McDonald's has said the closures are due to "manufacturing reasons," and that it hoped to resume work at the restaurants as soon as possible.
"Due to manufacturing reasons, not dependent on McDonald's, the work of restaurants in Simferopol, Sevastopol and Yalta has been temporarily halted," McDonald's Ukraine Ltd. said in a statement.
The company said that it had offered its Crimean employees work at its Ukrainian restaurants at their current salary levels and also offered to cover the costs of relocation expenses for the employees and their families.
McDonald's is the second company in Crimea to halt operations after Deutsche Post said on Thursday it was no longer accepting letters for Crimea.
The closure led to protests from Russian politicians with Vladimir Zhirinovsky, the leader of the Liberal and Democratic Party of Russia, asking that all McDonald's restaurants across Russia be closed.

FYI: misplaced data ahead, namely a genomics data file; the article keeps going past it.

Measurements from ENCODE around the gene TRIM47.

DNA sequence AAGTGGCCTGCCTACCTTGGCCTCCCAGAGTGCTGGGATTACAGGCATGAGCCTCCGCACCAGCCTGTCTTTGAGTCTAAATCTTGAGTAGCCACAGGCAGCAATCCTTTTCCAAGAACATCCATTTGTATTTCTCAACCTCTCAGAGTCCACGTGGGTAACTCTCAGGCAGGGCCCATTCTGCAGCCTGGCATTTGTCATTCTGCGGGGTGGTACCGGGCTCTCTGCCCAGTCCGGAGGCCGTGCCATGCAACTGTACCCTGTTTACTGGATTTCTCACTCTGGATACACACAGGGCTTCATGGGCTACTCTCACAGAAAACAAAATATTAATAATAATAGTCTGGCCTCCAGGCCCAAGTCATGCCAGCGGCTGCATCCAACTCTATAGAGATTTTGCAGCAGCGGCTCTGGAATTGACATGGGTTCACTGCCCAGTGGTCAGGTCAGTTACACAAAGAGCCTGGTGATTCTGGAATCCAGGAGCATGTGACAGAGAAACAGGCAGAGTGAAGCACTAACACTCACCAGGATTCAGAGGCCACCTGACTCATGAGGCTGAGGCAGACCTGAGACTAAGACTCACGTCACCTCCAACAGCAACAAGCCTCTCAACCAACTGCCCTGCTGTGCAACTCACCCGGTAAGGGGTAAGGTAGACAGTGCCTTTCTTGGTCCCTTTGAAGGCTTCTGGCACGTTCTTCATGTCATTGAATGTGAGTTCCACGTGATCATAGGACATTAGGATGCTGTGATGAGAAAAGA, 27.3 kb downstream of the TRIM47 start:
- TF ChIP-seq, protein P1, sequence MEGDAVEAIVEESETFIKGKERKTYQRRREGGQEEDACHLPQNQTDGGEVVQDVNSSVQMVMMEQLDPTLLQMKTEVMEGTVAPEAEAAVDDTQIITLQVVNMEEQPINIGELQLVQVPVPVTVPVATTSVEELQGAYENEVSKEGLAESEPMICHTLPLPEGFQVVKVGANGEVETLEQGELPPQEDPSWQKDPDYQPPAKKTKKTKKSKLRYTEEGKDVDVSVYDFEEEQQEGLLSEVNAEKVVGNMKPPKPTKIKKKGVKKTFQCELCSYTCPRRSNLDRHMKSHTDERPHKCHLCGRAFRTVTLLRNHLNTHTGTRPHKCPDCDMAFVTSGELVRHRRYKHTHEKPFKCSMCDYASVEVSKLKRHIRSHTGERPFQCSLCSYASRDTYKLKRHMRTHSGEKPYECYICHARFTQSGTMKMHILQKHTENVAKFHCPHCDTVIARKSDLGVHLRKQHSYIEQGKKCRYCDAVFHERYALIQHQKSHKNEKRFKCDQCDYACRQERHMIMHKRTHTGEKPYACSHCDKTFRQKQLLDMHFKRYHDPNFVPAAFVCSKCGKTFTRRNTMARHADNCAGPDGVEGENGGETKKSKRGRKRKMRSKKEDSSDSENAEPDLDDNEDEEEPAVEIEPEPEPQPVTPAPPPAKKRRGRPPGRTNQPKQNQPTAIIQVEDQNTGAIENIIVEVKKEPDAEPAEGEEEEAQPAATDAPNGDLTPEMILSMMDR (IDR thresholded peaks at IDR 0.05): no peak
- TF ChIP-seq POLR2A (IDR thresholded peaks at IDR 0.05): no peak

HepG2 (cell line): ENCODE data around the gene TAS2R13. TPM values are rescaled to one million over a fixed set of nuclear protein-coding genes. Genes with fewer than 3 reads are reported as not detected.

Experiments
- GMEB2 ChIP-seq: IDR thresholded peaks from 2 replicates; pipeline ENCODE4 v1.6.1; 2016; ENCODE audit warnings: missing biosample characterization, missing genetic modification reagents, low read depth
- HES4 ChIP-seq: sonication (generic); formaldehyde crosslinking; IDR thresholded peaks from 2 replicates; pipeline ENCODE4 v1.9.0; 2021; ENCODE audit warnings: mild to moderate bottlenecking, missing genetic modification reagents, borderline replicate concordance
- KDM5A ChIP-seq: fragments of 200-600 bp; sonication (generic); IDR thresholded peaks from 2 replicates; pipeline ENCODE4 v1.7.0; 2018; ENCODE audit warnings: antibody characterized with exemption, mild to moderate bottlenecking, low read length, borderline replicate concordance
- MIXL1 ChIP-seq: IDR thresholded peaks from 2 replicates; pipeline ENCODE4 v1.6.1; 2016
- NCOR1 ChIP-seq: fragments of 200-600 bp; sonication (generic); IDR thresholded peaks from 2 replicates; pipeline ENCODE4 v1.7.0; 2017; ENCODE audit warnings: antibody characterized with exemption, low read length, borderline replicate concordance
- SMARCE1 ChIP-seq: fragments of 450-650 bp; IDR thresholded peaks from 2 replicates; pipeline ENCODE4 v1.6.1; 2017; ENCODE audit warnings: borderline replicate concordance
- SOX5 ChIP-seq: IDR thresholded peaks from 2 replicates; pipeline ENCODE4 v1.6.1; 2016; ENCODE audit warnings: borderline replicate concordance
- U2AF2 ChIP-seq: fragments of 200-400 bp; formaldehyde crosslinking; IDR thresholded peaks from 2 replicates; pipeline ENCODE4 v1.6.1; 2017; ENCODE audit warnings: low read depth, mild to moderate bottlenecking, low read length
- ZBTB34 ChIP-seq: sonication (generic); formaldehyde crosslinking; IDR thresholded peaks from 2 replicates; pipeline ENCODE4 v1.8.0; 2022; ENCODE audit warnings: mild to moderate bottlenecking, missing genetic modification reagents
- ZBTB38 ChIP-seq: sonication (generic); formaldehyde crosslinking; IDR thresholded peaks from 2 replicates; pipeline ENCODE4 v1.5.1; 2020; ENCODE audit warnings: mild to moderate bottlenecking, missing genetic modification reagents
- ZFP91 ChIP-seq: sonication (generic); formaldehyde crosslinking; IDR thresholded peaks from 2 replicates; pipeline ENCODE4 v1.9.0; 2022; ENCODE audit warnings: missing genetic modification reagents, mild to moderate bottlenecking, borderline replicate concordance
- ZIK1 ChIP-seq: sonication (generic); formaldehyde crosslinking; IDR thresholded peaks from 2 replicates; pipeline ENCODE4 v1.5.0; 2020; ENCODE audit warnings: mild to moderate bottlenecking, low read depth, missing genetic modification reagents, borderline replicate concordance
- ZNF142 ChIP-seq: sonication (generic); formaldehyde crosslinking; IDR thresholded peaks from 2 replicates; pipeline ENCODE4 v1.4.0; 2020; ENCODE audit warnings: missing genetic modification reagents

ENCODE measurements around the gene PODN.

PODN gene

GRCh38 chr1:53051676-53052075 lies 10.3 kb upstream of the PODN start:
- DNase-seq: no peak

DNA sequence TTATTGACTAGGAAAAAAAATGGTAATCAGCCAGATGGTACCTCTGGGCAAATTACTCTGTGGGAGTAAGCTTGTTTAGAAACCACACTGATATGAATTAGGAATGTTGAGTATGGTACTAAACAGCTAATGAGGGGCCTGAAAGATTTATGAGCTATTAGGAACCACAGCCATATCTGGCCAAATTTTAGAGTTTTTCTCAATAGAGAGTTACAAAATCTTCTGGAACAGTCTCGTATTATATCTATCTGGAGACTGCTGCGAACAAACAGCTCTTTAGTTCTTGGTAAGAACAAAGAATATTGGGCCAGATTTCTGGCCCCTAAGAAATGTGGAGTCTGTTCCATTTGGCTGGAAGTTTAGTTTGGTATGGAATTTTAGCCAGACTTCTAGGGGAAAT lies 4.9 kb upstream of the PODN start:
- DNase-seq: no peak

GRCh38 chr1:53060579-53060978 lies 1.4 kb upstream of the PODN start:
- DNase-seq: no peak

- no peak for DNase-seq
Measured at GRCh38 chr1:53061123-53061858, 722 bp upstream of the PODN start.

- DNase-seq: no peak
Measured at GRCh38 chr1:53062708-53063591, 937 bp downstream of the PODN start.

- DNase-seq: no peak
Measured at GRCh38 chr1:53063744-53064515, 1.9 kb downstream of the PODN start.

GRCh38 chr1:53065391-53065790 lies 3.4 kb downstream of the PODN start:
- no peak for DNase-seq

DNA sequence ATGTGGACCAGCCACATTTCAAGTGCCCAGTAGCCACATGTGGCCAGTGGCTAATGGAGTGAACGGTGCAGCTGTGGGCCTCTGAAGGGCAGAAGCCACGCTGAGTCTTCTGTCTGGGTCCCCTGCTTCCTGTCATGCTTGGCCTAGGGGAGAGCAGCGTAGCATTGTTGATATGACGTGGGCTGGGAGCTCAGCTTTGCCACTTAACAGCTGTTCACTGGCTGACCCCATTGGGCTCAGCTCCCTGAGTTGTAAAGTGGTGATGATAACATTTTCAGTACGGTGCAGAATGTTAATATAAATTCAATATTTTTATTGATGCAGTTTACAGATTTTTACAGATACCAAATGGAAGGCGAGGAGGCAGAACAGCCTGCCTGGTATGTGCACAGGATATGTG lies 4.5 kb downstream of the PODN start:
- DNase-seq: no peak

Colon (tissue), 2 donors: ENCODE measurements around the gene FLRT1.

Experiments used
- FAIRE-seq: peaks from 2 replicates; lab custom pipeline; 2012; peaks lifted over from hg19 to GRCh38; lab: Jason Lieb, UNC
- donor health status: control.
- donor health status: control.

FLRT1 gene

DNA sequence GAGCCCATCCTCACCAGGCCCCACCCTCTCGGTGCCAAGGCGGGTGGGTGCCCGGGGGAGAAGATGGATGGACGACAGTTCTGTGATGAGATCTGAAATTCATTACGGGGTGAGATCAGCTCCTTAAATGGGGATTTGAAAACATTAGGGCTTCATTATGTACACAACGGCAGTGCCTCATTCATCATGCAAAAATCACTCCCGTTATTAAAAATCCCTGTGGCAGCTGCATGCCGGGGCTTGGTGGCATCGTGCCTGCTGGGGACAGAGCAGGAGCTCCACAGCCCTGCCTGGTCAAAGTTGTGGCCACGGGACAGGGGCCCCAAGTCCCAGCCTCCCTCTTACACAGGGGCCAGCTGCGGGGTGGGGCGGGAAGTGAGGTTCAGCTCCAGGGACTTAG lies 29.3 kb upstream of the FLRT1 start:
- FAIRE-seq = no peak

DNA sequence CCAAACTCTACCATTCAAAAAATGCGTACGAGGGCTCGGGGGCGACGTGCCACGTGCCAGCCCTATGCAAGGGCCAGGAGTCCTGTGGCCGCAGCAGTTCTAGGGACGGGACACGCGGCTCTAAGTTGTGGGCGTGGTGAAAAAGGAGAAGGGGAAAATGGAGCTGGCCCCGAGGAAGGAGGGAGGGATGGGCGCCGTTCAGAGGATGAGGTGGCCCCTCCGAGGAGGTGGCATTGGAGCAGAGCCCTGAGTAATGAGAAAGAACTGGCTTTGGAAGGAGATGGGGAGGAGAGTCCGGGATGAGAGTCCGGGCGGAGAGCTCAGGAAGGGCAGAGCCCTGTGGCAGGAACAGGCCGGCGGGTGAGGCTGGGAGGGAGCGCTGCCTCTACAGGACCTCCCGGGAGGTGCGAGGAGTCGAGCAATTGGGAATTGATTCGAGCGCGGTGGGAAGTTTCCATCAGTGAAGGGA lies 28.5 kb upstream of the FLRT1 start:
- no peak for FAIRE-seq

"McDonald's has closed its restaurants in the Crimea -- this is very good. Now it needs to close all restaurants in Russia. I ordered the teams of municipal organizations of LDPR to put pickets in front of all McDonald's restaurants in Moscow and across the country. They should get out of the country ... as soon as possible," Zhirinovsky told reporters on Friday.
Zhirinovsky proceeded to spew his anger at Pepsi as well, the reasons for which are unknown.
"We will close them across the country and then proceed to Pepsi," he said.
[Voice of Russia]
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